• Look at the APR of any card you are considering. If you do have to leave a balance to pay off over time, it’s good to know how much interest you’ll be paying.

  • Check out how much you will be charged for taking out cash from an ATM abroad using your credit card, as the difference between cards can be quite astonishing. This is not only the case with credit cards, but debit cards too can incur some nasty surprises when you use them abroad. For example, a ‘spending fee’ of around £1-£1.50 every time you use your card abroad, on top of the foreign purchase fee. Always check the terms and conditions of your credit and debit cards in good time before you travel.

  • Remember to pay off your credit card balance in full at the end of every month. If you don’t or can’t, it will probably wipe out any of the free foreign transactions you enjoyed.

  • If you do have the means to pay off your credit card balance in full every month, but are still looking for a card which you can use everywhere for free, perhaps consider a peer-to-peer travel prepaid card. Bear in mind though that a prepaid card needs loading first and does not offer the Section 75 legislation cover.

No foreign transaction fee credit card FAQ

What is considered a ‘foreign transaction’?

In the world of credit card language, a foreign transaction is any purchase made using your credit card outside the UK. It is extremely important to note that cash withdrawals are not considered a ‘transaction’. This means that cash withdrawals are charged completely differently, sometimes with an enhanced APR, often with a cash withdrawal fee (typically around 3%), and is almost always interest-bearing immediately.

Are these cards only good for foreign travel?

Not necessarily. Credit cards which offer no foreign transaction fees can often offer other useful benefits such as cashback (generally on purchases made in the UK), 0% on balance transfers, purchases, and/or money transfers, or discounted retail offers. It makes sense to consider these other offers carefully so that you can make full use of your credit card even when not holidaying abroad.

Should I pay in Sterling or the local currency?

When you make a purchase abroad with your card, particularly in Europe, you are often asked by the merchant whether you would like to pay in euros or pounds. If you say pounds, the merchant will apply their own exchange rate, which almost always converts at an unfavourable exchange rate. Therefore the answer to the question is ‘the local currency’ because then it will be your card issuer who will apply their own exchange rate (which is the lesser of 2 evils).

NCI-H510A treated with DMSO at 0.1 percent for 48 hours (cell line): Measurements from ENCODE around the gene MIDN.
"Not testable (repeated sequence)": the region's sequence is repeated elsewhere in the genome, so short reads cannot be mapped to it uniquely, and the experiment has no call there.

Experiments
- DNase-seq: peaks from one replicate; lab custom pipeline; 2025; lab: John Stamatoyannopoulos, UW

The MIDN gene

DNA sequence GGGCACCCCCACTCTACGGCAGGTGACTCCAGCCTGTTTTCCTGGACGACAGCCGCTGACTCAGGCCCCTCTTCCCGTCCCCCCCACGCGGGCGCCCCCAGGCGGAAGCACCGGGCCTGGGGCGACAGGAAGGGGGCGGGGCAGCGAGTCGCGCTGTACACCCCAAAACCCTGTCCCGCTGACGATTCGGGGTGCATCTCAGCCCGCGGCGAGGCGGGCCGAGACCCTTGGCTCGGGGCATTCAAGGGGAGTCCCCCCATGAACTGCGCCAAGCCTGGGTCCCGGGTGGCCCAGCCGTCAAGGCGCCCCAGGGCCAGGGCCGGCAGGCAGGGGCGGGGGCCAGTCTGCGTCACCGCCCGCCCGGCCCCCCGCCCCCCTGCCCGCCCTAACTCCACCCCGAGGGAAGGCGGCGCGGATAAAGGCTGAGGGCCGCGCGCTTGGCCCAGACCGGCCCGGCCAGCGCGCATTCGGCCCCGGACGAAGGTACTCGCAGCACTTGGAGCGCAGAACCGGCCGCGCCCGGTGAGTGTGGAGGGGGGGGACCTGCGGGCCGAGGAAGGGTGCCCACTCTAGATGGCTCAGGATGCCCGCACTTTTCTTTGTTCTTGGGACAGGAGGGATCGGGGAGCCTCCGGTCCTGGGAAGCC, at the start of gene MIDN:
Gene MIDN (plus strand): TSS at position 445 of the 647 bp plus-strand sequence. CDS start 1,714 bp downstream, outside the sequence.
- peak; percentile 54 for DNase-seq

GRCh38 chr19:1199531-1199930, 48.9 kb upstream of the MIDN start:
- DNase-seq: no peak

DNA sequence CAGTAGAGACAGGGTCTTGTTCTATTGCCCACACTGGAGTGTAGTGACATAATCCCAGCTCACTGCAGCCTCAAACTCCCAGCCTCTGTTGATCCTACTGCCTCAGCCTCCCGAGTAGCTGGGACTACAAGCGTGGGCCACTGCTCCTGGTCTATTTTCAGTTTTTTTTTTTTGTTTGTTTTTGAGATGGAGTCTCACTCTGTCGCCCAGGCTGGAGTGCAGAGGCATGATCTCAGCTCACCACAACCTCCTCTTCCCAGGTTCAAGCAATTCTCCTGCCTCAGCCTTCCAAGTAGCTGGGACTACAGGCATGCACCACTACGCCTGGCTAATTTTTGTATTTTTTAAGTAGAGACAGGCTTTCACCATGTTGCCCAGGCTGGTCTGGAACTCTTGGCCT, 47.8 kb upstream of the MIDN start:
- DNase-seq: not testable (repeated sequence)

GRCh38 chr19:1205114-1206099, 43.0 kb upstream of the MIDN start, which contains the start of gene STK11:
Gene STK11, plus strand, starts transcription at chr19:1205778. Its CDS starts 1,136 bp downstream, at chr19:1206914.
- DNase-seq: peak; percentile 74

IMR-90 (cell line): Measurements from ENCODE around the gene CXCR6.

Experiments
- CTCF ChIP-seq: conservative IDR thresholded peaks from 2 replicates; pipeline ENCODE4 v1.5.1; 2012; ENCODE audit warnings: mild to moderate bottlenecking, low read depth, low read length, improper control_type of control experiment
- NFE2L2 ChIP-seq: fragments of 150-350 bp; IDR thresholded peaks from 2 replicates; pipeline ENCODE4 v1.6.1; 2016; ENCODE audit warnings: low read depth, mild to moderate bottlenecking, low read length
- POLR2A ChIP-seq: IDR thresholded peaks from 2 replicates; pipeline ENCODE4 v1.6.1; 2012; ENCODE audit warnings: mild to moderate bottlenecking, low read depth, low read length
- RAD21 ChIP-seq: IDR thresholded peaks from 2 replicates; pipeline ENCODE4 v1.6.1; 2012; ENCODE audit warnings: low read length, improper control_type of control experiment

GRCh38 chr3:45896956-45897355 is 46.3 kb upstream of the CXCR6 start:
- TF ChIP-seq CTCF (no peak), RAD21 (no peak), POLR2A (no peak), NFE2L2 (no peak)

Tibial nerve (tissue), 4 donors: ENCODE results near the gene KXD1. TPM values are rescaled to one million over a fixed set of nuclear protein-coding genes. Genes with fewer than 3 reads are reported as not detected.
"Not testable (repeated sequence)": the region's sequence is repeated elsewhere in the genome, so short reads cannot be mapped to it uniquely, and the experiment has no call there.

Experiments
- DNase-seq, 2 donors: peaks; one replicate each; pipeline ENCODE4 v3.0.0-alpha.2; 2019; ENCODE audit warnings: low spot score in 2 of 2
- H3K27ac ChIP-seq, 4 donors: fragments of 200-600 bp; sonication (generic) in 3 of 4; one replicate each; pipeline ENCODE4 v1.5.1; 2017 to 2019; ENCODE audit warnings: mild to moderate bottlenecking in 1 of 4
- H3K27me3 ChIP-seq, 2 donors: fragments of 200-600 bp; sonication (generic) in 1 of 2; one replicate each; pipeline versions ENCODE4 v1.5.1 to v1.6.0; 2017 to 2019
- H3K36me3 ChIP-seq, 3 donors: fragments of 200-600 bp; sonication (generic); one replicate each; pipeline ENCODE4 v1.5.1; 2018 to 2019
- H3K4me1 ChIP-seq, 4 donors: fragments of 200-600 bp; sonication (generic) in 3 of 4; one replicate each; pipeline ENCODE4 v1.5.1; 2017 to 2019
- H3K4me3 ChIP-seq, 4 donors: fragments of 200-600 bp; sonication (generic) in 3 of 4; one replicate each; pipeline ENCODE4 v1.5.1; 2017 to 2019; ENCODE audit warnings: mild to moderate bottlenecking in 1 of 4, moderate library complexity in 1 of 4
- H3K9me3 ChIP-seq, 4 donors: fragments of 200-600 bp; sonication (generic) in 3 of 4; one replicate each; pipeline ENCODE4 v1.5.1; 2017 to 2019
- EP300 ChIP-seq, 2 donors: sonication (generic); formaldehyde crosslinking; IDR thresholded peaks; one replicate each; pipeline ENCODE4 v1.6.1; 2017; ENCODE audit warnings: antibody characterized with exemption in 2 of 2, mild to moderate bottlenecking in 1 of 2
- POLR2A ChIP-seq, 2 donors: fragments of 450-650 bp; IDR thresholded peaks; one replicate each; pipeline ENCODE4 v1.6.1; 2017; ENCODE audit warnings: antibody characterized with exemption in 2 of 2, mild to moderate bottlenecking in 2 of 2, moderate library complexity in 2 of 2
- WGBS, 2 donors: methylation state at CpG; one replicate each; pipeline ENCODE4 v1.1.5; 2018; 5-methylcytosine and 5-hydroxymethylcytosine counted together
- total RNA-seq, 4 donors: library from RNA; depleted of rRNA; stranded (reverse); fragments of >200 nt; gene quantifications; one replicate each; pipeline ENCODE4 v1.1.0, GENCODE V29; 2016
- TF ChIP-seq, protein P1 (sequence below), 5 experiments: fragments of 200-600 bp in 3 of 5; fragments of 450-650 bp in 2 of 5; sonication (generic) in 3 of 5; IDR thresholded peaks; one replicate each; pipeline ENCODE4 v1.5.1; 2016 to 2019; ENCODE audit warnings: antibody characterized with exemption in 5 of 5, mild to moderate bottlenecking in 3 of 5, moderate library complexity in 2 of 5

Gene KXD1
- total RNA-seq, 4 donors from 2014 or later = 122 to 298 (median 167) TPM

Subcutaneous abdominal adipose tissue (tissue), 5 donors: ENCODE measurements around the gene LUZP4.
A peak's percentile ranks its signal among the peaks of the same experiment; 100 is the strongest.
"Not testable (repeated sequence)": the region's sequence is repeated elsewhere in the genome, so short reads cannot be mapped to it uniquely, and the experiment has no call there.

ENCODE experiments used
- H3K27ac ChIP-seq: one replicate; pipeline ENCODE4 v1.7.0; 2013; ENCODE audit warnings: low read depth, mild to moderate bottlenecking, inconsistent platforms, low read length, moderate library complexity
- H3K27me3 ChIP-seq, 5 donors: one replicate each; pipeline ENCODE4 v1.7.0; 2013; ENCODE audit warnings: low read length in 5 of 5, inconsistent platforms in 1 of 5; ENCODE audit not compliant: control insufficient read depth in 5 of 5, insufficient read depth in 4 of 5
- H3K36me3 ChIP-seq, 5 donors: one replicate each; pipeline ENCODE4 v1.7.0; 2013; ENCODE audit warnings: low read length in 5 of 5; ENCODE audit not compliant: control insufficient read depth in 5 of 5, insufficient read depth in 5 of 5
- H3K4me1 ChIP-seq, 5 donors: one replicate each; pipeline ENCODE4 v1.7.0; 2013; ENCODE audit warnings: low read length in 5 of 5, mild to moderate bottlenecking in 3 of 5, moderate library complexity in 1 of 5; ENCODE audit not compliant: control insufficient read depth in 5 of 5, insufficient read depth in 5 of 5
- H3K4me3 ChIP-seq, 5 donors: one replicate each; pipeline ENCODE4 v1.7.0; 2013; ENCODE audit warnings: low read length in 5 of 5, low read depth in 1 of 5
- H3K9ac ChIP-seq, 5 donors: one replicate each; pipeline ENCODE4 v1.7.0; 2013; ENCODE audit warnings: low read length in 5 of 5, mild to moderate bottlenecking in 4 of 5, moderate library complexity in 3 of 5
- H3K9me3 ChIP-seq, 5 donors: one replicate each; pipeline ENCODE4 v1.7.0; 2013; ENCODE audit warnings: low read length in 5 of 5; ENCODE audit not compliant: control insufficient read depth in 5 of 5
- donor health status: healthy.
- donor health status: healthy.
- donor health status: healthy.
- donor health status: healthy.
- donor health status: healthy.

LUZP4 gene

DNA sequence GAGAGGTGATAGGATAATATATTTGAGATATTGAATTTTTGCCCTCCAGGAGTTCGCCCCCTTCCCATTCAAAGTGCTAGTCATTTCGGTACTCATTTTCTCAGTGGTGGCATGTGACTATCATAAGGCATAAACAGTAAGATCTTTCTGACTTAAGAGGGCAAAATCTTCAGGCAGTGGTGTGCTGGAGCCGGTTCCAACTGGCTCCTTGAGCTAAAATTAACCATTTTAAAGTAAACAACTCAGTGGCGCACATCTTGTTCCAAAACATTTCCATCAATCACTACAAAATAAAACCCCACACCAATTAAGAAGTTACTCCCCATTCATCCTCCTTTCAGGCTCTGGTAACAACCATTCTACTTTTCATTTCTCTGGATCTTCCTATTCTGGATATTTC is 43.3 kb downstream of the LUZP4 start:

Do I need to tell my credit card provider that I am going on holiday?

Some issuers will need to know when and where you are going away so that they can activate the card for foreign use. This ensures that any foreign activity on your account does not raise any red flags at their end, which can result in your account being frozen. Not all issuers need to be alerted, but it’s always a good idea to get in touch and check. Being stuck without money in a foreign country can be pretty awkward…

Are there any other travel cards available?

Yes. There are a wide range of credit cards available which are specifically designed for the traveller. Some offer free ATM withdrawals, cashback on your worldwide purchases, fee-free foreign exchange etc. There are also some specialised airmile cards that offer reward points, which can be redeemed for flights, holidays, discounted car hire, concierge services and more. If you are looking for something entirely separate for your holiday spending, you could check out the range of prepaid travel cards on offer. The exchange rate tends to be more favourable than high street banks, and these cards are accepted everywhere you see a Mastercard or Visa logo.